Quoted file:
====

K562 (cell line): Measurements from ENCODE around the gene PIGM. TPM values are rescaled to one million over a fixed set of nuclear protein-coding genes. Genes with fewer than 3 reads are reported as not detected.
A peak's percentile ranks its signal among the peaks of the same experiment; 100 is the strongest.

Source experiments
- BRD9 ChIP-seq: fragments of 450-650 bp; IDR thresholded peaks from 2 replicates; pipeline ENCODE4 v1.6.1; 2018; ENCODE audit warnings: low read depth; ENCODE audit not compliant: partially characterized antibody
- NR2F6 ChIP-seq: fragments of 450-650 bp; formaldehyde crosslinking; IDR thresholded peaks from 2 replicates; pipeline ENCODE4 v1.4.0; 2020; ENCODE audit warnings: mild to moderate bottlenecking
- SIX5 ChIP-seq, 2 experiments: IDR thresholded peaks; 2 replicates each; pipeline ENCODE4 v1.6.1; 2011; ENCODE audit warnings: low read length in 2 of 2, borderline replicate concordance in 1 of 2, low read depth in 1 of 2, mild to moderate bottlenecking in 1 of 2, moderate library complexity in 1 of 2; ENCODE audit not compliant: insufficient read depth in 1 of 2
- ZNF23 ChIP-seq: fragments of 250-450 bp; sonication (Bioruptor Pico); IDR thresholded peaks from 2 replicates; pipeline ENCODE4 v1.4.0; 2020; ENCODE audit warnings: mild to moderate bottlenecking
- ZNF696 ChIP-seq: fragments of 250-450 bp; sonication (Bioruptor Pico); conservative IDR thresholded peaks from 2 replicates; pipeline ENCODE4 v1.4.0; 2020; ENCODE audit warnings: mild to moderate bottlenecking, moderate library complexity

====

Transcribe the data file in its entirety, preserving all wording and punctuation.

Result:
K562 (cell line): Measurements from ENCODE around the gene PIGM. TPM values are rescaled to one million over a fixed set of nuclear protein-coding genes. Genes with fewer than 3 reads are reported as not detected.
A peak's percentile ranks its signal among the peaks of the same experiment; 100 is the strongest.

Source experiments
- BRD9 ChIP-seq: fragments of 450-650 bp; IDR thresholded peaks from 2 replicates; pipeline ENCODE4 v1.6.1; 2018; ENCODE audit warnings: low read depth; ENCODE audit not compliant: partially characterized antibody
- NR2F6 ChIP-seq: fragments of 450-650 bp; formaldehyde crosslinking; IDR thresholded peaks from 2 replicates; pipeline ENCODE4 v1.4.0; 2020; ENCODE audit warnings: mild to moderate bottlenecking
- SIX5 ChIP-seq, 2 experiments: IDR thresholded peaks; 2 replicates each; pipeline ENCODE4 v1.6.1; 2011; ENCODE audit warnings: low read length in 2 of 2, borderline replicate concordance in 1 of 2, low read depth in 1 of 2, mild to moderate bottlenecking in 1 of 2, moderate library complexity in 1 of 2; ENCODE audit not compliant: insufficient read depth in 1 of 2
- ZNF23 ChIP-seq: fragments of 250-450 bp; sonication (Bioruptor Pico); IDR thresholded peaks from 2 replicates; pipeline ENCODE4 v1.4.0; 2020; ENCODE audit warnings: mild to moderate bottlenecking
- ZNF696 ChIP-seq: fragments of 250-450 bp; sonication (Bioruptor Pico); conservative IDR thresholded peaks from 2 replicates; pipeline ENCODE4 v1.4.0; 2020; ENCODE audit warnings: mild to moderate bottlenecking, moderate library complexity